From Silos to Services: Cloud Computing for the Enterprise

Nov 16 2015   10:04AM GMT

When Customers become Vendors

Brian Gracely Brian Gracely Profile: Brian Gracely

Cloud Foundry
Open source

Part of my world involves attending many, many technical events each year. Some of them are large vendor-sponsored shows, while others are small gatherings and meetups. For the most part, the lead speakers work for vendors and are highlighting some product or technology that they sell. It’s part of the model where companies with large R&D budgets develop technology, and products are purchased customers.

Source: AWS re:Invent 2015 - Keynote - Capital One

Source: AWS re:Invent 2015 – Keynote – Capital One

Over the past 12-18 months, the background of the speakers has begun to change. I’ve noticed that more speakers are coming from “customers” and they are either highlighting interesting business projects or software that they have developed.

It’s not unusual that customers would be on-stage with vendors at events, as vendors like to showcase “real life examples” of companies that use their product. But more times than not, these examples follow the standard IT model of deploying something new and saving some money for the business. What is unusual, or maybe I should say “becoming commonplace” are customer lead stories about actually transforming the business via technology. Complex problems that require new ways of thinking, and customers that have executive support to do things differently. Maybe they are using open-source software. Maybe they are using public cloud services. Maybe they went around IT and have integrated a SaaS offering into one of their commercial products. They are big problems, which require big ideals to solve them. The types of that would attract top-level engineers to be part of the solution.

Other customer stories talk about how they have solved a problem and are now contributing the associated software code back to an open source community. And this isn’t just NetFlix or Twitter, it’s banks and pharmaceutical companies and brick-and-mortar retailers and insurance companies and industrial giants. The types of companies that everyone likes to say are completely restricted from doing cool new things because of regulatory requirements.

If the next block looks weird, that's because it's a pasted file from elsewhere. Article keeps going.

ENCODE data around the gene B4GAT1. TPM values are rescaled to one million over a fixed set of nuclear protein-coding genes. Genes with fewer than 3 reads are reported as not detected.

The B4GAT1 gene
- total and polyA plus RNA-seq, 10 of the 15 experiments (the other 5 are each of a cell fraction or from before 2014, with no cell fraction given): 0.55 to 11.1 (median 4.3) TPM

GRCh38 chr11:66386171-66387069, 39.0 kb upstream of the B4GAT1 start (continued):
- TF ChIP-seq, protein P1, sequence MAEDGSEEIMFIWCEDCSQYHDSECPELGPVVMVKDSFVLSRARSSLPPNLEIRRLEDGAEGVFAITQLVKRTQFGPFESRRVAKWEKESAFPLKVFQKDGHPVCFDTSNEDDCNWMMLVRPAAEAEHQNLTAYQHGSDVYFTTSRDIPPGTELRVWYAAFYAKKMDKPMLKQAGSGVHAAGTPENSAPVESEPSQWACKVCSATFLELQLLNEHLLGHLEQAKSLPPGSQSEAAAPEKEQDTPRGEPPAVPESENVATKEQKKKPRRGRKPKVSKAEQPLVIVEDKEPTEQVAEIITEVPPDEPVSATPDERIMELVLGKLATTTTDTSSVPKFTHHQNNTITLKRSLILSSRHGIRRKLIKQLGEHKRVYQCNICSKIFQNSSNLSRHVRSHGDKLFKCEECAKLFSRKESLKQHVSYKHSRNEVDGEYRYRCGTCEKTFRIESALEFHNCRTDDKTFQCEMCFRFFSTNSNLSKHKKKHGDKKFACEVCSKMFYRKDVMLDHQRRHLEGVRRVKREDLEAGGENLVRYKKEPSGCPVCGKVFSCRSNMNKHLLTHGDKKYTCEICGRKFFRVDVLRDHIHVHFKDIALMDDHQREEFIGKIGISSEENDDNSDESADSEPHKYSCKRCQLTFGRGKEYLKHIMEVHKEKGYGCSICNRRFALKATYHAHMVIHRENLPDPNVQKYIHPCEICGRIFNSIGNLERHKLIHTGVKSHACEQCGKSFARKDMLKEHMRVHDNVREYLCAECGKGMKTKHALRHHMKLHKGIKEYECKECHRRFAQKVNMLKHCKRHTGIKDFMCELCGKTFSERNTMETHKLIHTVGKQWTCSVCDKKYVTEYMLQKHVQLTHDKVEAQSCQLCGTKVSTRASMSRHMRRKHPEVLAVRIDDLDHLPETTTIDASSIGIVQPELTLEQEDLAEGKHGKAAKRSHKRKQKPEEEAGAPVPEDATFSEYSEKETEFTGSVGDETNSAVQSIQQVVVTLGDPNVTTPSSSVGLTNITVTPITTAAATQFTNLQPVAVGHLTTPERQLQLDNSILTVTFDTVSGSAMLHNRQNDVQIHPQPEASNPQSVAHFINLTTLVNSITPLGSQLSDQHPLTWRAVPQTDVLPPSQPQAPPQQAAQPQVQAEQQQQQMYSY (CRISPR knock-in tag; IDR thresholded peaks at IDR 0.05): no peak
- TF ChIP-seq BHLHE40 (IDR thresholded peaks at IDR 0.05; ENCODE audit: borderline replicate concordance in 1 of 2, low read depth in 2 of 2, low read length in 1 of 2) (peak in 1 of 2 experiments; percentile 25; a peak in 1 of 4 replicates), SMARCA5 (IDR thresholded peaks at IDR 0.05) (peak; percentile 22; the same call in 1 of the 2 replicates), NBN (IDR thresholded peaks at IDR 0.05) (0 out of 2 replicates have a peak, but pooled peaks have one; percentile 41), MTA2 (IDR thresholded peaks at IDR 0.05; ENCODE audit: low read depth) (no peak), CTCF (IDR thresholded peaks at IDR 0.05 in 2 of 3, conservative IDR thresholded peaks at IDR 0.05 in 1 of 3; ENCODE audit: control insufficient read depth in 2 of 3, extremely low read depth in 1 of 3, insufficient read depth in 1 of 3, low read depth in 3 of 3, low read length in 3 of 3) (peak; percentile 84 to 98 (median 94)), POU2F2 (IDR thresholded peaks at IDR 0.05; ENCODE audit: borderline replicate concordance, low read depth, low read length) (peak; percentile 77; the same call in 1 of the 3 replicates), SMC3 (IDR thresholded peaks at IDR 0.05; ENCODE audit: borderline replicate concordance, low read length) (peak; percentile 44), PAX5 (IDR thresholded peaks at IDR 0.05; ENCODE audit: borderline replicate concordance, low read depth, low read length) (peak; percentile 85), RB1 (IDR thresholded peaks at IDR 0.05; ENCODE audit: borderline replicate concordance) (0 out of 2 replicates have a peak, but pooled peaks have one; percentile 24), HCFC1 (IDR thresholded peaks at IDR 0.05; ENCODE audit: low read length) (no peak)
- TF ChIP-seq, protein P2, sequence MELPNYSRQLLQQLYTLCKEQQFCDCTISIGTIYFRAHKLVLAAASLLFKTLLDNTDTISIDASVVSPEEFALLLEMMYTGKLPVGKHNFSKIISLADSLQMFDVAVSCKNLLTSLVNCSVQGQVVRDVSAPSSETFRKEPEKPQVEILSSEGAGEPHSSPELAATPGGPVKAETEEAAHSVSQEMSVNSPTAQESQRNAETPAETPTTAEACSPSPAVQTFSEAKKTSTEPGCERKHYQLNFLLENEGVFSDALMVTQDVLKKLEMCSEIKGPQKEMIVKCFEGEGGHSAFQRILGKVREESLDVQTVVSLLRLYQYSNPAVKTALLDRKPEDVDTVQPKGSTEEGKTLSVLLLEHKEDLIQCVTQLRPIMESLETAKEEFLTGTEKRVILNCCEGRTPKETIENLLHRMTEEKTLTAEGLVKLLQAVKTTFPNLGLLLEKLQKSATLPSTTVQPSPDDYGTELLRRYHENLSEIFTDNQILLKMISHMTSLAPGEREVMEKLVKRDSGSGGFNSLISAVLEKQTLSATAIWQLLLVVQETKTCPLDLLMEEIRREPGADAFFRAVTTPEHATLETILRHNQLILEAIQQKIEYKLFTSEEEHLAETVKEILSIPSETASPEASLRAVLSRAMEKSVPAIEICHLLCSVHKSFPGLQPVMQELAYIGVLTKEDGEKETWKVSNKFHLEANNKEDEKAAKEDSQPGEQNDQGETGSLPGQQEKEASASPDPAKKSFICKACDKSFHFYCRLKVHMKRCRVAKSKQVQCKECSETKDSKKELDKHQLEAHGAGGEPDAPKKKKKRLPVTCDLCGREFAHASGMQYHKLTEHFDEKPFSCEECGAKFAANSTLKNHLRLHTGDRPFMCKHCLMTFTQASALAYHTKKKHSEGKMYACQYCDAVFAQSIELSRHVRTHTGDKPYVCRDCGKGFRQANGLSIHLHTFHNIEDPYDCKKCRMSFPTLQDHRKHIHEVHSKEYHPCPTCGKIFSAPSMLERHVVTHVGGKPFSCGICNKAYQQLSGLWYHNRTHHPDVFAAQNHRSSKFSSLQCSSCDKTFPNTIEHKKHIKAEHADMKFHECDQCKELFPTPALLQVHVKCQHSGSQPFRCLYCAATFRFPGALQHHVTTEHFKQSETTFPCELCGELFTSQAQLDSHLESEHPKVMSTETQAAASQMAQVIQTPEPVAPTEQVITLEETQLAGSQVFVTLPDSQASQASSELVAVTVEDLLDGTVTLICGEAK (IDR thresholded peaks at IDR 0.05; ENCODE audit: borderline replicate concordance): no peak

So what does this mean? Why has this trend been happening for the last 12-18 at events around the world?

In a nutshell, these companies are beginning to realize that their outsourcing and offshoring left them hollowed-out from a technology perspective and they need to get rebuild those skills. The companies are realizing that the next wave of technology is not about driving better business productivity, but rather to reshape how technology will be at the center of their business. Sometimes it’s called “digitization”.

In a nutshell, those customers are beginning to act like vendors and openly recruit the best talent in the places where they gather. And they are doing it by showing prospective engineers that they have hard problems to solve, and that they are agnostic to whatever is the best technology to use.

It’s no coincidence that GE had a keynote at Cloud Foundry Summit, AWS re:Invent and Oracle Open World. Or that Capital One was highlighting their open-source contributions at OSCON or DevOps Enterprise Summit. Or that Target hosts their own internal DevOps Days.

These customers are all becoming technology vendors. They need the skills and technology to survive.

The sources of technology have been changing for a while now, beyond just startups. Lots of technology is coming from open source communities and being delivered via public cloud services. Now the ecosystem can expect to see many more customers playing a dual-role as builder and buyer.

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